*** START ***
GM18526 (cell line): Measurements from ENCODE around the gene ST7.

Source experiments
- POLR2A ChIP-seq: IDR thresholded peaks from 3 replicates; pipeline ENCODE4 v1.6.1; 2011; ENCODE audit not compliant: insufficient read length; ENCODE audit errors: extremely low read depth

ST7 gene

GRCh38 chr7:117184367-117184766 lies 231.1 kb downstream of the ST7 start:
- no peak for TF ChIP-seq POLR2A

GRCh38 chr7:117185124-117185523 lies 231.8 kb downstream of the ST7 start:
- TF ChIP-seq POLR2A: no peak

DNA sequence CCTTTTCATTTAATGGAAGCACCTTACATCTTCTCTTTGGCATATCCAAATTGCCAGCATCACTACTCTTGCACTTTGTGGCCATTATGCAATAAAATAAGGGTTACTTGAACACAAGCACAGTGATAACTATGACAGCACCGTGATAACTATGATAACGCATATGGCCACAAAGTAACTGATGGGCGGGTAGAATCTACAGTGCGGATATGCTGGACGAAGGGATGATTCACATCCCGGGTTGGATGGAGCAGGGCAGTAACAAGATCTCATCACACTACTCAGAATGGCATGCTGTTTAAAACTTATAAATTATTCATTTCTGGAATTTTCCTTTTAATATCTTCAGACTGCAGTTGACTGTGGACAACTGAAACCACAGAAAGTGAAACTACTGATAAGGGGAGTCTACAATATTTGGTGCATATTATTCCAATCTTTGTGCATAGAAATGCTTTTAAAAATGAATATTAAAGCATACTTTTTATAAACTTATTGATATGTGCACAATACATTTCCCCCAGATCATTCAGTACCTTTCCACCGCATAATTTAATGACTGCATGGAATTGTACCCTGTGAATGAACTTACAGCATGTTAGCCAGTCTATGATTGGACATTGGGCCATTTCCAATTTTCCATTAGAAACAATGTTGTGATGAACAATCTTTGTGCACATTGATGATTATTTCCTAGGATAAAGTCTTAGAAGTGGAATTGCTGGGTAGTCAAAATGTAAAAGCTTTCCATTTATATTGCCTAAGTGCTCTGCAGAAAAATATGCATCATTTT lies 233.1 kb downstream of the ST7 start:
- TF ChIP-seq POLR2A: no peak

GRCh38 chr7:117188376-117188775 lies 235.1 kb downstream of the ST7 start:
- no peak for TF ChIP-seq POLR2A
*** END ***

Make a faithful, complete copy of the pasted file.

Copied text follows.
GM18526 (cell line): Measurements from ENCODE around the gene ST7.

Source experiments
- POLR2A ChIP-seq: IDR thresholded peaks from 3 replicates; pipeline ENCODE4 v1.6.1; 2011; ENCODE audit not compliant: insufficient read length; ENCODE audit errors: extremely low read depth

ST7 gene

GRCh38 chr7:117184367-117184766 lies 231.1 kb downstream of the ST7 start:
- no peak for TF ChIP-seq POLR2A

GRCh38 chr7:117185124-117185523 lies 231.8 kb downstream of the ST7 start:
- TF ChIP-seq POLR2A: no peak

DNA sequence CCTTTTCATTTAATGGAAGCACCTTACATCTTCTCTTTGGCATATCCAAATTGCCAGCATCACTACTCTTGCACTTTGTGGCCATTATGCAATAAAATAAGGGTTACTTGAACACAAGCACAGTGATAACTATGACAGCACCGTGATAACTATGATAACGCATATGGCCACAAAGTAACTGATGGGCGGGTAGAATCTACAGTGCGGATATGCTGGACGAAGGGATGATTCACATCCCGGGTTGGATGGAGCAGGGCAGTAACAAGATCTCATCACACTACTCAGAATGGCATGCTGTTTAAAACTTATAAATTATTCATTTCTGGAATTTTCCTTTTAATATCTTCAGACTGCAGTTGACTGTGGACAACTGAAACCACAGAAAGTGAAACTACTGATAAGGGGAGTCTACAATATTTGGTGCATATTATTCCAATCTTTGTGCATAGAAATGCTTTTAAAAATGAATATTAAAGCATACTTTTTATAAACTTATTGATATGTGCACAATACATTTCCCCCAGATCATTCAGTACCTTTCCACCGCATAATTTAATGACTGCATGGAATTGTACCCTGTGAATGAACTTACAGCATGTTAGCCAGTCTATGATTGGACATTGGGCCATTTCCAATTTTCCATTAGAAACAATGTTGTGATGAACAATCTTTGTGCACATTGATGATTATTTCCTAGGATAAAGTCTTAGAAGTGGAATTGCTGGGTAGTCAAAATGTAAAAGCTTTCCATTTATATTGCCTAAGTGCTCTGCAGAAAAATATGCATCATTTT lies 233.1 kb downstream of the ST7 start:
- TF ChIP-seq POLR2A: no peak

GRCh38 chr7:117188376-117188775 lies 235.1 kb downstream of the ST7 start:
- no peak for TF ChIP-seq POLR2A